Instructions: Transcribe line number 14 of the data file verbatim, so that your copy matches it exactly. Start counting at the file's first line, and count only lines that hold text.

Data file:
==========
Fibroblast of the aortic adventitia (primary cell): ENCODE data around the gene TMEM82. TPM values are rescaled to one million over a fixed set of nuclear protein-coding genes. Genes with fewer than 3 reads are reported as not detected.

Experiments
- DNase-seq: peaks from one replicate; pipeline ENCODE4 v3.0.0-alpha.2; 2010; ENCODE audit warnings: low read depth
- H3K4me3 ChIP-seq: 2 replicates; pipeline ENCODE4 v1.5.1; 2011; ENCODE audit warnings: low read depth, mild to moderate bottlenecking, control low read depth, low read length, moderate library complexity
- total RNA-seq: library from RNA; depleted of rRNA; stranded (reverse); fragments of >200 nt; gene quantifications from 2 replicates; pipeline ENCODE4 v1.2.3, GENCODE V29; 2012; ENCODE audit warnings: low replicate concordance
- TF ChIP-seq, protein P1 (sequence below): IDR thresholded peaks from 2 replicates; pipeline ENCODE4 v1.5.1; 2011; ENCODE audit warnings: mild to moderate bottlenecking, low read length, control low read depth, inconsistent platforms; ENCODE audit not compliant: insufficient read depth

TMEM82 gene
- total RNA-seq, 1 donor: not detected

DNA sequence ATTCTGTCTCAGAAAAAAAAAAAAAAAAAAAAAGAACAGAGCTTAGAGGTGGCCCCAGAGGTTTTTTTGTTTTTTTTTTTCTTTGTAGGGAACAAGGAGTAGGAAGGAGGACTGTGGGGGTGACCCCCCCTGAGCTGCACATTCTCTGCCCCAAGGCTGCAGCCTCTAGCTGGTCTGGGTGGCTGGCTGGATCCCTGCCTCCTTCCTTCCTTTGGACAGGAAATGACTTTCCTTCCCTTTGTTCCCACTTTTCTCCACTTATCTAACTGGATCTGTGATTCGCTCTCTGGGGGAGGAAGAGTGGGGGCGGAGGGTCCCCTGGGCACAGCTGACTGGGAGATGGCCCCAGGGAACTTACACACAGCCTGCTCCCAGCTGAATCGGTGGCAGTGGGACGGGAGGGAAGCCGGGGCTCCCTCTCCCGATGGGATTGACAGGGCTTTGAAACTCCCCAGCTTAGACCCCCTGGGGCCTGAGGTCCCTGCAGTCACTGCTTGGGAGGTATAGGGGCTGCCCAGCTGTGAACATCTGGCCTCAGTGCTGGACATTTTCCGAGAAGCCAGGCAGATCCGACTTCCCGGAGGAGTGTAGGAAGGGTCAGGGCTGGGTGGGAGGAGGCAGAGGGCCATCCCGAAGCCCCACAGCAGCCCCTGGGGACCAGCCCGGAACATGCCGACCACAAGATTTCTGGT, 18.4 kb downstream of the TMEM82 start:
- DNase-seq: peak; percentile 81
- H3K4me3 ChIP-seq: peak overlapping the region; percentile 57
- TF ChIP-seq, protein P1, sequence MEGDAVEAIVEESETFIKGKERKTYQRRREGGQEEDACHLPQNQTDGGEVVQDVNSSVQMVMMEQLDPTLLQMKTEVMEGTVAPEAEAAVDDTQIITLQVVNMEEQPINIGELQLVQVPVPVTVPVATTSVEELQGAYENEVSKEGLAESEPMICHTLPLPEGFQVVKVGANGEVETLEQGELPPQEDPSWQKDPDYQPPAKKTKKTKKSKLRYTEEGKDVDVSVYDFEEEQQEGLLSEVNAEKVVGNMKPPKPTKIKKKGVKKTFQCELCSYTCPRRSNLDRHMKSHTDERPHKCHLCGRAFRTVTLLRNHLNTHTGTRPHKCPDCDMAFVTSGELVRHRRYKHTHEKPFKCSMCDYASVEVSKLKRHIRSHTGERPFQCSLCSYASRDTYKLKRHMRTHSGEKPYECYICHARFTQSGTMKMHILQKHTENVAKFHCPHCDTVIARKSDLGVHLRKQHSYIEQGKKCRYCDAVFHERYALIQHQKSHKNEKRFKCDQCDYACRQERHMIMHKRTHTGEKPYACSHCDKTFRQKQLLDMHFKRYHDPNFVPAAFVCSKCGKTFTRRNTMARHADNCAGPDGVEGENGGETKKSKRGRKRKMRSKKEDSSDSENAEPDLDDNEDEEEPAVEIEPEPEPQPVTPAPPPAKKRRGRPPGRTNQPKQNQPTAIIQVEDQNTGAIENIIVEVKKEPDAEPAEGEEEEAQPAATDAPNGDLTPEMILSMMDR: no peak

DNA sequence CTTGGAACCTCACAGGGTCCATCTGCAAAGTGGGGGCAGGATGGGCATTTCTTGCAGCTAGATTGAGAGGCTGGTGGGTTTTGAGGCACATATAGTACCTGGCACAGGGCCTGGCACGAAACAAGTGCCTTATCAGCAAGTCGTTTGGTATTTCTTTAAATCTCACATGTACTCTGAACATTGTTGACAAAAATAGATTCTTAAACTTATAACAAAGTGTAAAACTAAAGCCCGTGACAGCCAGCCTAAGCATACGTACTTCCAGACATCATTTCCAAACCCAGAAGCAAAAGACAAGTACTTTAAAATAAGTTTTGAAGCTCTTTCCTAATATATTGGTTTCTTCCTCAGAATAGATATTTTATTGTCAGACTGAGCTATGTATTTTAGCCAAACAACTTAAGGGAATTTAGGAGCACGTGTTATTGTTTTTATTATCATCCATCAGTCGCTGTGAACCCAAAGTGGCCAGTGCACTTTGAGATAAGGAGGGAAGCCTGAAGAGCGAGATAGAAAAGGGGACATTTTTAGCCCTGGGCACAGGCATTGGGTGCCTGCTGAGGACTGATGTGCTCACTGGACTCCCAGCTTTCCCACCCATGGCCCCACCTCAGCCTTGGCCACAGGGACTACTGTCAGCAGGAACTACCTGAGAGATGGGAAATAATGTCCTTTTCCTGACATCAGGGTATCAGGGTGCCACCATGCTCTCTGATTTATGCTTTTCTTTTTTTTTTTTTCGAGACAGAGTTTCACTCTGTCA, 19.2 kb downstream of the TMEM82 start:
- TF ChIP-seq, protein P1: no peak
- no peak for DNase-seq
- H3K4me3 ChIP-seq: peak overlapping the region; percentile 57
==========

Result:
- TF ChIP-seq, protein P1: no peak